When the Turnbull Government announced the royal commission into the banks, superannuation and financial services industry on November 30, it promised a “sensible, efficient and focused inquiry into misconduct and practices falling below community standards and expectations”.
But Australian Centre for Financial Studies Research Director and Professor of Finance at Monash Business School, Kevin Davis, argues that areas to be investigated under the draft terms of reference may prove too vague to be of practical use.
For instance, the first term of reference asks whether misconduct can be attributed “to the particular culture and governance practices of a financial services entity”.
“Proving beyond reasonable doubt that misconduct or immoral or unethical practices are the result of particular aspects of an institution’s culture is a hard task,” he says. “And how can you then identify how to improve them?”
A related issue is “to what extent are you looking at an institution, rather than people within the institution?”.
Professor Davis has previously argued that “royal commissions are likely to work best when there is one specific major issue to be addressed or where there is some substantive matter of policy formulation on which a primarily legal, inquisitorial analysis can shed light”.
But the circumstances that have led to calls for the banking royal commission have been diverse. They include revelations that the Commonwealth Bank insurer, CommInsure, took extreme steps to avoid making payouts; the millions lost by Commonwealth Bank financial planning customers; accusations that the Commonwealth Bank breached money laundering regulations; and, most recently, inaccurate or incomplete documentations for home loans at the NAB.
The Turnbull government announced the royal commission after the National Party joined calls by Labor and the Greens for an inquiry into the banks. Mounting pressure for an inquiry led the banks themselves to join the call – with the Prime Minister admitting that this influenced his decision to hold the royal commission.
Australian royal commissions have often been politically useful vehicles for airing public grievances, but have proved less efficient at solving problems. Professor Davis speculates that “the banks have said bring it on” because “this way you have one particular inquiry, rather than 10 different responses and 10 different inquiries” to deal with.
Professor Davis has previously recommended that the directors of banks be required to put the interests of their depositors ahead of their shareholders – a similar provision exists in the insurance industry, with priority going to policy holders.
“For banks, most of their money comes from depositors … they are using other people’s money.” Although most of the complaints against the banks have come from the “loan side”, he says that questionable banking practices are distressing to the bulk of people whose savings are in banks. “There’s a divorce between the bank’s customers and its governance.”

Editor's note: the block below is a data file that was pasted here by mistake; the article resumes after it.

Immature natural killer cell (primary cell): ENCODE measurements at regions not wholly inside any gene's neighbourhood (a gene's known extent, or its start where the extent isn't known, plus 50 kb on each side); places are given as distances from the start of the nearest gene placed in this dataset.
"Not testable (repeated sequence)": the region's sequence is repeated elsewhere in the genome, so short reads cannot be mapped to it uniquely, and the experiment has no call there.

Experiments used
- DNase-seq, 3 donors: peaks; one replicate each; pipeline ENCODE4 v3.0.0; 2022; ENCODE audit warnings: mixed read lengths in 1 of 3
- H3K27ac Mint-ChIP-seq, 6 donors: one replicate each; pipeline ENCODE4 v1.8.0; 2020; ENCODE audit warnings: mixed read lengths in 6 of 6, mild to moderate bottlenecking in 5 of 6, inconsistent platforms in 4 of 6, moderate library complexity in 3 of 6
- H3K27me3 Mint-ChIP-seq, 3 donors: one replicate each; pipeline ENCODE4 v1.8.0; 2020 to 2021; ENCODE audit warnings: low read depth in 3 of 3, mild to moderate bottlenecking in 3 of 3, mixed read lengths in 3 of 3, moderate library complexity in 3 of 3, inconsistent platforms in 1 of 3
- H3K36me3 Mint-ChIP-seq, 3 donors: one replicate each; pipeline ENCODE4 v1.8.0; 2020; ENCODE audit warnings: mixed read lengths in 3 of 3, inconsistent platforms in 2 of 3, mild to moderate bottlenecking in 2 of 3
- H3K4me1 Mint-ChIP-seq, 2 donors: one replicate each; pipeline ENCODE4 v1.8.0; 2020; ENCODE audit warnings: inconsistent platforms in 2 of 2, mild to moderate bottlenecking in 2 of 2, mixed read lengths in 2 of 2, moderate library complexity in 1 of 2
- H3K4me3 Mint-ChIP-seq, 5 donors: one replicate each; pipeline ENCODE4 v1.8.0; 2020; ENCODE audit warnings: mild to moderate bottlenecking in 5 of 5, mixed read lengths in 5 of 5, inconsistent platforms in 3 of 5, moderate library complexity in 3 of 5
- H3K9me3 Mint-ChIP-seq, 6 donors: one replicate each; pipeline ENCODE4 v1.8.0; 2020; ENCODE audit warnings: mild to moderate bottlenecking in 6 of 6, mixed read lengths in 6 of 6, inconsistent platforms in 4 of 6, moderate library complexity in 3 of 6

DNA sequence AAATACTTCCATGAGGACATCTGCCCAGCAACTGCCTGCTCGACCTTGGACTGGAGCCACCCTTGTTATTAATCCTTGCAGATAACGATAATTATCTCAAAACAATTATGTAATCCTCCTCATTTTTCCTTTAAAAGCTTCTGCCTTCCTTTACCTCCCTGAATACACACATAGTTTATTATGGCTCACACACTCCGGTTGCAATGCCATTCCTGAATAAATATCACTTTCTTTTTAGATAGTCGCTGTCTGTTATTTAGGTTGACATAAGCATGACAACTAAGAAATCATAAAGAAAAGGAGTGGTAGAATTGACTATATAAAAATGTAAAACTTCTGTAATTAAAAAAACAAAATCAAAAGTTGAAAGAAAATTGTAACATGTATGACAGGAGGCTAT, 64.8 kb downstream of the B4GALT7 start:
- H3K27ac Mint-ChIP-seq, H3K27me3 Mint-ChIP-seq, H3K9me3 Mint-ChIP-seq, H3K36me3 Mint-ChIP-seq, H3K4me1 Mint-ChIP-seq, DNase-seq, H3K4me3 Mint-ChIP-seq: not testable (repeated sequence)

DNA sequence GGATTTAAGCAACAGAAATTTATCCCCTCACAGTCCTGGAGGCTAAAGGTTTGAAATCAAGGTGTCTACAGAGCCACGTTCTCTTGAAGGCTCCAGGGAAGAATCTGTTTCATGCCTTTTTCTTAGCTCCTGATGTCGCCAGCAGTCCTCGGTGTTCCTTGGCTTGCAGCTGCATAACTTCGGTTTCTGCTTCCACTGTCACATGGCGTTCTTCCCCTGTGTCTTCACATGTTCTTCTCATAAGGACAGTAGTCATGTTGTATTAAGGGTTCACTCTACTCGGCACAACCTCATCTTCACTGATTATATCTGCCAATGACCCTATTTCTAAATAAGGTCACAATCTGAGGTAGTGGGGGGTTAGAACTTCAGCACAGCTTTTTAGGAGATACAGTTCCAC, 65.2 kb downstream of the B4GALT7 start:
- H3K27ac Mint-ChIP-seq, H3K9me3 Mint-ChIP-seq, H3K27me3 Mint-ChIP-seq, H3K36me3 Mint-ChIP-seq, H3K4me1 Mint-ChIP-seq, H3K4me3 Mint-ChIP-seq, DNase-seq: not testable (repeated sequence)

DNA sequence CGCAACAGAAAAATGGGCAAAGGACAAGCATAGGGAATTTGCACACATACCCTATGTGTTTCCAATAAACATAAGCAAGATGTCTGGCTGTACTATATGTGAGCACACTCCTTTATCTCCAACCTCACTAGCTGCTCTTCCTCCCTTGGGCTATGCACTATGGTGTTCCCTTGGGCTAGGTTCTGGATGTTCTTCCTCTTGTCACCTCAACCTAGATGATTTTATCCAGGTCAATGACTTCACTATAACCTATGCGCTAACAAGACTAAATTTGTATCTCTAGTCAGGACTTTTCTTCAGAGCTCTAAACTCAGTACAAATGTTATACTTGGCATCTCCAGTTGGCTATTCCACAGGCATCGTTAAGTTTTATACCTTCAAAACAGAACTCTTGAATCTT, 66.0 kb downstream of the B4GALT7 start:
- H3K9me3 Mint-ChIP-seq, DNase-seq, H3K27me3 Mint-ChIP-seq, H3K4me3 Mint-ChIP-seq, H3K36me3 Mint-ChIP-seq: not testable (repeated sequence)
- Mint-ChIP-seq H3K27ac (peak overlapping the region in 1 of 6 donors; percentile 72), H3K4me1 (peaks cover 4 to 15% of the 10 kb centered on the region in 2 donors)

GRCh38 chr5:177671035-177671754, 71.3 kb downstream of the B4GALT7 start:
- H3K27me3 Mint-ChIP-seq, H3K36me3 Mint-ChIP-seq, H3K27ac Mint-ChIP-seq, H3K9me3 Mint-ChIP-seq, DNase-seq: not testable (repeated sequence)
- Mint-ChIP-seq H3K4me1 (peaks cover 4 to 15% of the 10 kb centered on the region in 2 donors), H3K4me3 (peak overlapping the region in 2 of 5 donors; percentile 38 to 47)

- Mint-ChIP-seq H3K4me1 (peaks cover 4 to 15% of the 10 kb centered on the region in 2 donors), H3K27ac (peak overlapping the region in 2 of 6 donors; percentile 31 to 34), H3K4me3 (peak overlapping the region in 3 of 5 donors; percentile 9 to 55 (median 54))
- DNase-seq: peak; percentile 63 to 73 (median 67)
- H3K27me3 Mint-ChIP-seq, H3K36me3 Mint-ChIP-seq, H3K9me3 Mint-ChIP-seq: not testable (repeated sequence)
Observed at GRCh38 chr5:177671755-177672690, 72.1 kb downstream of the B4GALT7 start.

Professor Davis was a member of the Australian Financial System Inquiry led by David Murray, which in 2014 made many recommendations, including how to improve “outcomes for consumers of financial products”. The government accepted most of the Murray inquiry’s recommendations, although their implementation and effects are still working their way through the system – potentially complicating analysis by the royal commission.
The Turnbull government has created an Australian financial complaints authority to resolve disputes; provided funding for the Australian Competition and Consumer Commission to regularly inquire into financial system competition; and imposed bigger fines for banks that breach the rules.
Professor Davis also notes that the draft terms of reference bring the issue of superannuation governance to the fore and will further inflame the ideological debate over governance arrangements in retail versus industry funds. (They say the commission will inquire into “the use by a financial services entity of superannuation members’ retirement savings for any purpose that does not meet community standards and expectations or is otherwise not in the best interest of members”.) He notes that some commentators have recently referred to “rivers of gold” of fees paid to unions for services of their officials as trustees on superannuation boards (while omitting any comparison with the size of trustee remuneration by retail funds).
Broader questions regarding the “culture” of the banking, superannuation and financial services industry and practices that “do not meet community standards” are worth asking, he says. But they are better suited to a research agenda that can delve into the more philosophical aspects – what is meant by ‘culture’ or ‘community standards’, for instance – than to the legal definitions and practical solutions required by a royal commission.